Abstract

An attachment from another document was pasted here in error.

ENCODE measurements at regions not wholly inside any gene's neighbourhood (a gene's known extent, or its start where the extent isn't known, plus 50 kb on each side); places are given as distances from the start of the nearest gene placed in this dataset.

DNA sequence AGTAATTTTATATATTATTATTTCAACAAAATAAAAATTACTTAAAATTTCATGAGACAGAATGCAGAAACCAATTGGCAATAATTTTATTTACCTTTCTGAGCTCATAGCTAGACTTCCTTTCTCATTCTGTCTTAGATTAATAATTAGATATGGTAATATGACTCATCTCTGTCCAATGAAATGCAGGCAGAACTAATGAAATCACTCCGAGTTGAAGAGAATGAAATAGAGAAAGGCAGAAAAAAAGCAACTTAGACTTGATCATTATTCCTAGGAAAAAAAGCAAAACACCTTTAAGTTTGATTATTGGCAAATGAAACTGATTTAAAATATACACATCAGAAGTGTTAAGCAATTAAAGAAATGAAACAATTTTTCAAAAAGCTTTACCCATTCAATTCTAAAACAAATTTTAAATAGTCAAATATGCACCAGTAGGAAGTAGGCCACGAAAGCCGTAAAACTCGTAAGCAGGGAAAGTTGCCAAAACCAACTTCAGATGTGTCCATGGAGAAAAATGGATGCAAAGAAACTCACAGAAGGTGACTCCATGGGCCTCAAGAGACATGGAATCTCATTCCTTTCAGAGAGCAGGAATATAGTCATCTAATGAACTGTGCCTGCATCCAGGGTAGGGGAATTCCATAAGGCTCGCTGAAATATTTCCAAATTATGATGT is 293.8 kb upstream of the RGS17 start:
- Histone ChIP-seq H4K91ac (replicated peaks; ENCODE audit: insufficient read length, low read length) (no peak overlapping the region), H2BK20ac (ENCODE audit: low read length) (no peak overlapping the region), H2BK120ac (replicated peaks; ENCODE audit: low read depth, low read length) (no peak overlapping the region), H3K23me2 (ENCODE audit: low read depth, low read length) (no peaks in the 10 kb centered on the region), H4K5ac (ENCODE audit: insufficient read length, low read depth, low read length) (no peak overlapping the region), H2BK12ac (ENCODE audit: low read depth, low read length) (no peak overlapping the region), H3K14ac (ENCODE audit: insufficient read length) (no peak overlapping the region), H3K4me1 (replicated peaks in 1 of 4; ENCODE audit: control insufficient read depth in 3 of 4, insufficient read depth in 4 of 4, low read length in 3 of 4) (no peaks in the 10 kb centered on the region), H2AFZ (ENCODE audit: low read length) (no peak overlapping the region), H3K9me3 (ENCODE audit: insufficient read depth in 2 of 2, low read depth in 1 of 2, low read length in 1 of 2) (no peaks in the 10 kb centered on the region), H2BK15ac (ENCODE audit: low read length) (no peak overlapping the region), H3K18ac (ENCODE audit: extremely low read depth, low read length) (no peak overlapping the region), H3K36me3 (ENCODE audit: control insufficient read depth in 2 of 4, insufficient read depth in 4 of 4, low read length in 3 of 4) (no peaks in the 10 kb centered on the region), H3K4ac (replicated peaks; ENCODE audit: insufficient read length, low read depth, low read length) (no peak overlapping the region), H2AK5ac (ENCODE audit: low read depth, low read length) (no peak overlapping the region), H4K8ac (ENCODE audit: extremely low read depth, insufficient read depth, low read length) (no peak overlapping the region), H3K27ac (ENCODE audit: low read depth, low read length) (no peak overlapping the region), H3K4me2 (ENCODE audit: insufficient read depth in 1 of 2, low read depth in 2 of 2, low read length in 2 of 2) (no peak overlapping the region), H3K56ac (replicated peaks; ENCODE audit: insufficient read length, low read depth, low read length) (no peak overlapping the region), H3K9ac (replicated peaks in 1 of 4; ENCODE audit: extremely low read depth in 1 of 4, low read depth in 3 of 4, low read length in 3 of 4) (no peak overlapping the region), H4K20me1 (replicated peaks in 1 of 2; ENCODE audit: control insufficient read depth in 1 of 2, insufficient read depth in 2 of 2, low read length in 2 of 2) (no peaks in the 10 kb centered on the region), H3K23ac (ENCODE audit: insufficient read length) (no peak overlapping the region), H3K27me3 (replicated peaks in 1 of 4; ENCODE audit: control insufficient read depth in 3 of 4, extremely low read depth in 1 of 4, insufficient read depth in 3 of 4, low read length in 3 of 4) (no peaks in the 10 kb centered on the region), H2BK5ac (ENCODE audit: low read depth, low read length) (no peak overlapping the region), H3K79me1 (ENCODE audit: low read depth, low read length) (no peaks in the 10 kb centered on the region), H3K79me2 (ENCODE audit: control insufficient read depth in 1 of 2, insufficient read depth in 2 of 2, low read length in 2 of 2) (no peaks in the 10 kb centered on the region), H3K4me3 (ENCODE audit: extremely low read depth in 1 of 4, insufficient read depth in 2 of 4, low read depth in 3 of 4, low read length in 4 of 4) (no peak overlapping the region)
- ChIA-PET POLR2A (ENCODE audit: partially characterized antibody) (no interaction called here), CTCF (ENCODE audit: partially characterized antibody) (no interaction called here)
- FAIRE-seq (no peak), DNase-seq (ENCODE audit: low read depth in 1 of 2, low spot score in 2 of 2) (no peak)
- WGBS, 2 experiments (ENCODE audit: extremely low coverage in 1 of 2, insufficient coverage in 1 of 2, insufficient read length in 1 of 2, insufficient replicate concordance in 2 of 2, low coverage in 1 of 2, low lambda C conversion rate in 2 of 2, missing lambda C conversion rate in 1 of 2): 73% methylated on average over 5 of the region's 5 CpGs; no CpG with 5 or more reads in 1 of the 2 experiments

Knowledge of the parameters that contribute to water body eutrophication is essential for proper monitoring and management of water quality for human consumption. This study assessed water quality parameters in relation to phycocyanin (PC) as a proxy indicator for harmful algal blooms (HABs). Samples were collected from 23 water sources – lakes, wells, springs and boreholes – in selected villages, for six months. Parameters measured included temperature, pH, redox potential, dissolved oxygen, electrical conductivity, total dissolved solids, nitrate nitrogen, nitrite nitrogen, phosphorus, reactive phosphate and total chlorophyll, which were related to (PC) occurrence. The PC concentration detected in Lake Victoria ranged from 5 to 58.4 μg/l above the WHO alert level and exceeded that in other water sources by almost 30 μg/l (P < 0.001). Univariate relationship between water quality parameters and PC indicates association with temperature, redox potential, total chlorophyll, nitrate nitrogen, nitrite nitrogen, phosphate and reactive phosphorus (P < 0.001). The multivariate model indicates that redox potential, nitrate nitrogen and phosphorus are significant statistically (P < 0.05). A predictive model indicates that nitrate nitrogen and reactive phosphorus contribute significantly to PC occurrence whereby unit (1 mg/l) increases in these parameters increase PC by 9.55 and 4.38 μg/l (P < 0.05) respectively. This study demonstrates that water quality parameters can be used to predict increases in PC and hence as a proxy for HABs. It remains important to be able to classify algal blooms, to understand which species are present and their potential cyanotoxin production.

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